I saw five or ten minutes of “Heidi” in an NYC gallery years ago, I don’t remember which, might’ve been MOMA. I remember strolling about and suddenly finding my peripheral vision arrested by some kind of onscreen frenzy that disturbed me before I understood why, before I’d focused my full attention on it. I approached it and stood watching, embarrassed, compelled, fascinated, repulsed. If I remember correctly there was a man and a woman, both were manipulating some kind of mannequin torso, struggling to push what appeared to be sausages down its cavity & which exited the doll’s anus in some kind of basin of liquid. The adult figures went about their activity with haste & focus and urgency, splashing and slipping and wrangling with the doll in this weird pointless (and simultaneously deadly important) ritual of forcefeeding that sort of resembled midwifery or operating room surgery in its energy and concentrated involvement with the body. It was a weird tangle of fluid and skin and wet that suggested birth, death, defecation, abuse, parental care, discipline, emergency room, horror movie, the list goes on. It was just so stacked with meanings, so many of them charged and taboo.
     But it wasn’t just that richness of disturbing referent that compelled me to watch. It was the camera framing, the man’s monotone voiceover (disconnected from the immediate action), the direction, the focus of the piece that all helped it transcend mere grody viscera thrown in your face. A vision and a narrative structured all the onscreen juice & frenzy, even if I didn’t get to stand there long enough to see it all play out (eventually embarrassment got the better of me and I walked away). The memory of watching that video snippet remained with me for years whenever I’d see some video artist attempt to mine similar body-shock territory (rarely with anything close to the focused & thoughtful transgression I saw in that brief bit of “Heidi”).
     Fast forward about ten years to just the other day, when I was reminded of “Heidi” again, and decided finally to do some net-hunting for the artist(s) and title (I’d forgotten both years ago). After several wild weird online goose chases involving lots of amusing & pornographic Google results, I finally realized McCarthy & Kelly were the artists and “Heidi” the piece. I was thrilled. If anyone out there’s ever had an art object — be it book, poem, film or sculpture or whatever — whose title and creator you’ve forgotten gnaw away at your mind you’ll know the thrill I mean. You get this little pop of relief and excitement — because up until that moment the entire experience had begun to seem to me like some kind of incorrect dream from a decade ago, some amalgam of other artists, other videos, some bizarre sticky psychological stew I’d whipped up that had no reality-referent.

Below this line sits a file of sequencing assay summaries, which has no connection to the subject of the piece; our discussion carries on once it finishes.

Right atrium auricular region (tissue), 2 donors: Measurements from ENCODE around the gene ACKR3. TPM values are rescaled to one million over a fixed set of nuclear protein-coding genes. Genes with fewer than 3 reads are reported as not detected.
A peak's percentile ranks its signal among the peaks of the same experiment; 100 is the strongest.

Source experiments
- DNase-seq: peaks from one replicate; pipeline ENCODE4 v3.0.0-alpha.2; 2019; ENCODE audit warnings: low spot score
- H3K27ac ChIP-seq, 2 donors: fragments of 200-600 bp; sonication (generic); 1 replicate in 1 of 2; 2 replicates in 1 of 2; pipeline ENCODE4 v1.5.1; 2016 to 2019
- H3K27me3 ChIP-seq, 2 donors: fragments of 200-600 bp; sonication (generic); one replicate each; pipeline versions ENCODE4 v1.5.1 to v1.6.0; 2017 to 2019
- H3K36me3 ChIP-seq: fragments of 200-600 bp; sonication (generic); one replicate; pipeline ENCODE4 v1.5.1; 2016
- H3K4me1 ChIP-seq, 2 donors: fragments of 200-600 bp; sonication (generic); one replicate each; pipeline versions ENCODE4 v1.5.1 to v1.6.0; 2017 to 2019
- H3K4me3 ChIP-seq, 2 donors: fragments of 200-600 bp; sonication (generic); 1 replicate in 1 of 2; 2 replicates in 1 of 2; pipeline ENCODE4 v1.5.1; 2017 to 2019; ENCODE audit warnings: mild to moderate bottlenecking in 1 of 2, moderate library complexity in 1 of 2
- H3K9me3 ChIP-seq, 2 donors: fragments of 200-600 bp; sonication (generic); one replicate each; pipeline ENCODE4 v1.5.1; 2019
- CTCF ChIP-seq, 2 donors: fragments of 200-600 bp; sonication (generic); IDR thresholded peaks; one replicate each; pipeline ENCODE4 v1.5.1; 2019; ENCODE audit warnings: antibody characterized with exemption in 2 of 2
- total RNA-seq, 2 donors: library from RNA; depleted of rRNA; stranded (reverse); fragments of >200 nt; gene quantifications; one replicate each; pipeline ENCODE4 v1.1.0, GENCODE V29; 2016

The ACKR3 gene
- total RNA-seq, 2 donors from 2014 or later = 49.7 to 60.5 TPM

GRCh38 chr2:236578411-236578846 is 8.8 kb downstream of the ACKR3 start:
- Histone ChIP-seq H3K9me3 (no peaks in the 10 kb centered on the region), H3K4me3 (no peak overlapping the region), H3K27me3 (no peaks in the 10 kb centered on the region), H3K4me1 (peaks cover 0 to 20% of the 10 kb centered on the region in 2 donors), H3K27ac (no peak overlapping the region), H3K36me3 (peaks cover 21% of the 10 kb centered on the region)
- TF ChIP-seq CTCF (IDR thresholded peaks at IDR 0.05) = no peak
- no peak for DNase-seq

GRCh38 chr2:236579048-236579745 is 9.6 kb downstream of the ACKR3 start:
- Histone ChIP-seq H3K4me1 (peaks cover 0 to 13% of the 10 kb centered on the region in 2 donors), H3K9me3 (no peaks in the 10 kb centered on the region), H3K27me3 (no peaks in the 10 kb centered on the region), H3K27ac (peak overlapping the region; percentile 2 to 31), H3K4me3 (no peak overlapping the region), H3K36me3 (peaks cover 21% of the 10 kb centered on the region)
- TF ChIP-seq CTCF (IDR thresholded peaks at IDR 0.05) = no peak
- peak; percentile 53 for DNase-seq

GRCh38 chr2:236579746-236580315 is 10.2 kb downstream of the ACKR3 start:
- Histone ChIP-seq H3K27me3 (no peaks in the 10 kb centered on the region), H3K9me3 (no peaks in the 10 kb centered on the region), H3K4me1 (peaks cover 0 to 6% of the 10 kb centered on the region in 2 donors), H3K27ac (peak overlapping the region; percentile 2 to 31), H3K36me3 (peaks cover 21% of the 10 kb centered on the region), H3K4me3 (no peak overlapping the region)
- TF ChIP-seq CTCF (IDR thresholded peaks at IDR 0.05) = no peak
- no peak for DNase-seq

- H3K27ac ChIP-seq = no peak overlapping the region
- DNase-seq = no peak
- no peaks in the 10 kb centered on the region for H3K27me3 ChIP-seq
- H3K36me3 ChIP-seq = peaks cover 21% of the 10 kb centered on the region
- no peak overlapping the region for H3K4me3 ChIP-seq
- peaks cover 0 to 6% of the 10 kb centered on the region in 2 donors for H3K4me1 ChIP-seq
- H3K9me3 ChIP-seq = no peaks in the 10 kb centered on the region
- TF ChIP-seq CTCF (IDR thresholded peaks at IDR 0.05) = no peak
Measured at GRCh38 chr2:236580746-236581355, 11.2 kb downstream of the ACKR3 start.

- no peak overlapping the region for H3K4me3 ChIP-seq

At any rate, I didn’t find the full video, but I did manage to scrounge up some stills that (unfortunately) only hint at the sheer primal birth/sex/death/family/shit/pain/horror power this piece communicated. And I learned more about the artwork itself — it stems from co-creator McCarthy’s interest in Joanna Spyri’s 19th century novel “Heidi” (the chronicle of a young girl’s travels and experiences & Switzerland’s most well-known literary achievement) and, in his words, “consisted of a fabricated set, a group of partial and full life-size rubber figures, two large backdrop paintings, and a video tape shot entirely on the set.” (from eai.org). Enjoy & see the full-length version if you can/want. Oh & in the more-info links section below is a link to a small clip of the video I found on Vimeo — be warned, it’s pretty graphic.
 
 
 
 

A short clip from “Heidi” (warning: graphic) at vimeo.com.

More about McCarthy & Kelley’s “Heidi” at arttorrents.blogspot.

More Kelley at pbs.org.

More McCarthy at Hauser & Wirth.

 
 

[posted by: C Way at 2:04 PM]

[file under: ART OF THE DAY ||| installations ||| photography ||| sculpture ||| video/film]
Comments